Non-Contact Temperature Measurement in the Production Process of Glass
By means of the non-contact temperature measurement on glass surfaces cracks, thickenings, thin spots or pimples can be detected in the production process of glass. Within the temperature range from 100 °C to 3000 °C the non-contact temperature measurement on glass with DIAS measurement technology is possible. The wide range of this temperature measurement range as well as hard environmental conditions make special demands to the measurement devices.
The DIAS infrared cameras, IR line cameras and pyrometer measure the temperatures on glass surfaces and glass melts in special spectral ranges to minimize the influence of the emissivity and so to have correct measurement results.
Glass application – Pyrometer and infrared cameras for the glass industry
There are some application examples below. DIAS measurement devices are mainly used in the glass tank and for the production of float glass and container glass.
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By means of the DIAS pyrometers PYROSPOT the temperatures within the float glass process can be measured on liquid glass as well as on solid glass (cooling down process). In this way the quality of the float glass can be monitored.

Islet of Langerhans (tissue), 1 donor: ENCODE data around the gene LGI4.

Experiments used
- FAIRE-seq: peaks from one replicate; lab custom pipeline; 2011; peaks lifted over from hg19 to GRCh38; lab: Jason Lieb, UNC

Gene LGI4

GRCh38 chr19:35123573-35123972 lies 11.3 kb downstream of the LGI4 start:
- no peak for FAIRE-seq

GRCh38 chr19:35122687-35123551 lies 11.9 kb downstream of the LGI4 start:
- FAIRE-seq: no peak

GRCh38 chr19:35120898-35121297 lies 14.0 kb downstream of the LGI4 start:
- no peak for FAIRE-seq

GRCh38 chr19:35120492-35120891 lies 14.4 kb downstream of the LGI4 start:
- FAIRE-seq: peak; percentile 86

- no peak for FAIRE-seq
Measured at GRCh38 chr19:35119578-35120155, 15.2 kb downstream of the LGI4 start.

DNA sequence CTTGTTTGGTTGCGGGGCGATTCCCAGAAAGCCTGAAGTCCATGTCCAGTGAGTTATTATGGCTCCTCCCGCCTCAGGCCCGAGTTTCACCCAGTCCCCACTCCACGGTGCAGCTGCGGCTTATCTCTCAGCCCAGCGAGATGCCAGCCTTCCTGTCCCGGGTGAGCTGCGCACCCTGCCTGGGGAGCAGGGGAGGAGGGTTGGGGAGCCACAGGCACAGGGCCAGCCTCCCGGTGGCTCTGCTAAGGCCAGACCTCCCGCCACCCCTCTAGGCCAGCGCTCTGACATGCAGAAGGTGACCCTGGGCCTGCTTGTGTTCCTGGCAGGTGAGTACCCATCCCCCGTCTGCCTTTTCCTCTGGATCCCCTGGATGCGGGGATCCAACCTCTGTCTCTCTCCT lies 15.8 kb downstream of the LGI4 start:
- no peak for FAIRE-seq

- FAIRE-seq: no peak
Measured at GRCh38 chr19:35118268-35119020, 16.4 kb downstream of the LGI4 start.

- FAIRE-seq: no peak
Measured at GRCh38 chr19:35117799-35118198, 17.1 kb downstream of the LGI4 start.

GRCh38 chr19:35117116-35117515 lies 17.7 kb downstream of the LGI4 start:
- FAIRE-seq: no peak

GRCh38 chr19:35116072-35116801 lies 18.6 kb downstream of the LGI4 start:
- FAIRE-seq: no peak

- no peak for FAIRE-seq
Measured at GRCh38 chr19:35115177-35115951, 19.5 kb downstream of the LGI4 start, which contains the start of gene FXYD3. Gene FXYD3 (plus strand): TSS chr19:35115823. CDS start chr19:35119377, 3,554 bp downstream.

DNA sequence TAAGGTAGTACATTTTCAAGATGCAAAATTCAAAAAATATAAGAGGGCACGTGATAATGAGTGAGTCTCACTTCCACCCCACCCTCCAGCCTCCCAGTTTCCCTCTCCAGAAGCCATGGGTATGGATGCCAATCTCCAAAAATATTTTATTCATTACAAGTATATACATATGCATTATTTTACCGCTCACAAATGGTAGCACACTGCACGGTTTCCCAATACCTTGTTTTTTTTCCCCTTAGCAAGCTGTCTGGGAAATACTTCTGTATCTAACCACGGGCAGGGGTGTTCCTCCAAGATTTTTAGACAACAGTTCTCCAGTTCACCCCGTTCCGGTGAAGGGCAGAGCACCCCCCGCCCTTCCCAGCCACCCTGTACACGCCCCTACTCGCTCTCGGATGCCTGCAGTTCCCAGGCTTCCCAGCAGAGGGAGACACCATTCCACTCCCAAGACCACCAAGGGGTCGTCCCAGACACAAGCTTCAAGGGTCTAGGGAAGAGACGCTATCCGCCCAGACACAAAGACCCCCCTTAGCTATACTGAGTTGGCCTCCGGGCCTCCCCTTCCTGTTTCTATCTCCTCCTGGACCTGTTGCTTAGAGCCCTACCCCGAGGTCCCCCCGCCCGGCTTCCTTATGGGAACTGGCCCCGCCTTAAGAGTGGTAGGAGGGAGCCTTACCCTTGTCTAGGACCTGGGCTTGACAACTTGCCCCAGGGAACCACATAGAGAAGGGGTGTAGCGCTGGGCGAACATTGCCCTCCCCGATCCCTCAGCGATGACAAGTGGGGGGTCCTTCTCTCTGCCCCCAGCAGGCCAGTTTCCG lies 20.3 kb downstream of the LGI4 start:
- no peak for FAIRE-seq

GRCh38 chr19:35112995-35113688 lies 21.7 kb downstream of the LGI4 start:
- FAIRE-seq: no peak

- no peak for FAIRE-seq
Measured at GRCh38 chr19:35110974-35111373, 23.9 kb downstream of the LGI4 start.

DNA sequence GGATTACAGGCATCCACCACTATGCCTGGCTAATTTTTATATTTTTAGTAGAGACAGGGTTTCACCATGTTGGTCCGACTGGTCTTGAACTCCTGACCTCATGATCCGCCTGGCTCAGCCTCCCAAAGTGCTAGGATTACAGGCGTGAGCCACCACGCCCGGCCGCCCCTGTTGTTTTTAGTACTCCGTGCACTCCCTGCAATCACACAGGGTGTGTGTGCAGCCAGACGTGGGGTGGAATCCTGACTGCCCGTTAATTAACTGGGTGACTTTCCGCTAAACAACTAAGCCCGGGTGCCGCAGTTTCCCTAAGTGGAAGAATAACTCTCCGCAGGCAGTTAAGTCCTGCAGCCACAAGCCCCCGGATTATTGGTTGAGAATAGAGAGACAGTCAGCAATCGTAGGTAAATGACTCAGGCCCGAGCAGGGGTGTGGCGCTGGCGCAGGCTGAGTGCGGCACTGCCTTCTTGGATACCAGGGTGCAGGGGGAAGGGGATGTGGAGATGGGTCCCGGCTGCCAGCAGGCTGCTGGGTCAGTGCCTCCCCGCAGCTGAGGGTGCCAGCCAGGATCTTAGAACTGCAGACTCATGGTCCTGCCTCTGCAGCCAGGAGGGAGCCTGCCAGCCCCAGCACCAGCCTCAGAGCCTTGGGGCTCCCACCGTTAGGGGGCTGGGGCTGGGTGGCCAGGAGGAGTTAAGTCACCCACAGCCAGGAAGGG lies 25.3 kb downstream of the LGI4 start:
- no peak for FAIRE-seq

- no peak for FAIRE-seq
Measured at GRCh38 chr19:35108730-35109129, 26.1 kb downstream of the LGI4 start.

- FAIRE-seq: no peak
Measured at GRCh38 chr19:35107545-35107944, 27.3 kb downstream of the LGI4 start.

The DIAS PYROSPOT pyrometers of series 3x with fiber optic cable are specifically designed for the non-contact temperature measurement on glass. In contrast to thermocouples they are a well-priced and long-term stable alternative.
Glass ampules are heated by a burner to a particular temperature that is crucial for the further processing of the glass. DIAs has developed special pyrometers for the temperature measurement through the flame of the burner.
Before glass panes can be bended the furnace has to have the correct temperature for the heating process. Elsewise quality problems can occur. The DIAS Infrared Line Camera PYROLINE can measure this temperature without contact precisely.
Image credits: By ICAPlants (Own work) [CC BY-SA 3.0 (http://creativecommons.org/licenses/by-sa/3.0)], via Wikimedia Commons,
By Fred Schaerli (Own work) [CC BY-SA 3.0 (http://creativecommons.org/licenses/by-sa/3.0)], via Wikimedia Commons
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